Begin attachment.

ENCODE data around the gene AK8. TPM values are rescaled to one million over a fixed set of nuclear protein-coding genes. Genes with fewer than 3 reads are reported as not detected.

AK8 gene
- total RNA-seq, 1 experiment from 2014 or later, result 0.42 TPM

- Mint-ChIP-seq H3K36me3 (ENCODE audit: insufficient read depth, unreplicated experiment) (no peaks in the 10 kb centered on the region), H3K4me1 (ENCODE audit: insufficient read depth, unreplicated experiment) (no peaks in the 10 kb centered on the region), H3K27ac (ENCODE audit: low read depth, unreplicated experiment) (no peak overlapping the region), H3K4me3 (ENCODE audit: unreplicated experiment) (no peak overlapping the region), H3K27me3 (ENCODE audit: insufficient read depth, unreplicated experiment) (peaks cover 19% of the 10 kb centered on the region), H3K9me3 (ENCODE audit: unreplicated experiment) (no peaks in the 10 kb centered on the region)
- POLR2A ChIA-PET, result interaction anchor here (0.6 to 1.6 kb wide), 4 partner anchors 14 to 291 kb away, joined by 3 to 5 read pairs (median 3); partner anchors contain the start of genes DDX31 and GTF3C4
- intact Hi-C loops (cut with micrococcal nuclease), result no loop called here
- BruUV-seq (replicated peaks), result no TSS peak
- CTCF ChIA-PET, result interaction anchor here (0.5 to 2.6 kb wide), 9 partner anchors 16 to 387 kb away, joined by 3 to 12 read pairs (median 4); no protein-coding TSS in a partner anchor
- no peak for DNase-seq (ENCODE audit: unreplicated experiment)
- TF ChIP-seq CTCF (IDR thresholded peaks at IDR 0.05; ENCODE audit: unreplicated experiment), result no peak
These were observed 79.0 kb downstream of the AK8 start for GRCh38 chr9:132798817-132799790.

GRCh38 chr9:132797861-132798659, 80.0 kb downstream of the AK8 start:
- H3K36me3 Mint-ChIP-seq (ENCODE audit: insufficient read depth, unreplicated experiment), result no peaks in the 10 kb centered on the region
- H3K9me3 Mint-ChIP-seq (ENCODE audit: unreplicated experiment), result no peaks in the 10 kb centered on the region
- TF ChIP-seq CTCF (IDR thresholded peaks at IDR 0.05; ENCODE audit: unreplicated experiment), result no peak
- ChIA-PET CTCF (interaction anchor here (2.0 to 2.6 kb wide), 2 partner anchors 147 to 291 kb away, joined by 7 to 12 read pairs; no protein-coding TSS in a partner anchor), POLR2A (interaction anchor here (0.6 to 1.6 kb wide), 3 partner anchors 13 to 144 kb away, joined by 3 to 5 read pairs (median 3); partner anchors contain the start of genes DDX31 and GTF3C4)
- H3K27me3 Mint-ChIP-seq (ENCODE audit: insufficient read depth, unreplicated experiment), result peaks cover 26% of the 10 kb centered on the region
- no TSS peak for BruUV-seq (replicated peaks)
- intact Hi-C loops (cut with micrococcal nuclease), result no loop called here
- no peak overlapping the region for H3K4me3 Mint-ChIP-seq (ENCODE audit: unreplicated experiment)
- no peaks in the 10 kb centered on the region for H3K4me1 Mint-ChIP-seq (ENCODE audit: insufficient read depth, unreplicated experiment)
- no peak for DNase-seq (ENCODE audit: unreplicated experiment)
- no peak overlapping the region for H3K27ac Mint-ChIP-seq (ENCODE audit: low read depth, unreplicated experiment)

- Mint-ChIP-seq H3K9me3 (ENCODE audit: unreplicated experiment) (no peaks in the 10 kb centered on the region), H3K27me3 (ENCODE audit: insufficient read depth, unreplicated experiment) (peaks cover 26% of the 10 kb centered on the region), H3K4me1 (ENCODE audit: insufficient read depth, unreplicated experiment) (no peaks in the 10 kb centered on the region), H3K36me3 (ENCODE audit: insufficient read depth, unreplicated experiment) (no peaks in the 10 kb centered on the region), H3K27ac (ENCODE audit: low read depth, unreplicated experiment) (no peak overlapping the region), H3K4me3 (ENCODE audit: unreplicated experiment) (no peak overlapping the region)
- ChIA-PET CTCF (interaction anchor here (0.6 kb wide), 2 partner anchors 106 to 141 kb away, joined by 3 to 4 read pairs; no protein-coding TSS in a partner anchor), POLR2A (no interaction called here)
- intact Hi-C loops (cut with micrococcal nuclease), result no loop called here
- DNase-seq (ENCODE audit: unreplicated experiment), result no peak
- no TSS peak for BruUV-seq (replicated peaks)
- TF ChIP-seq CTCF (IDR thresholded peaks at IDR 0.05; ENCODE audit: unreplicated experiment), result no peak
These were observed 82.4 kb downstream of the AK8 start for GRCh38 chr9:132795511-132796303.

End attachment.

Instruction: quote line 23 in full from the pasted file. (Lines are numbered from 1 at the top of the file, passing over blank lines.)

- no peak overlapping the region for H3K27ac Mint-ChIP-seq (ENCODE audit: low read depth, unreplicated experiment)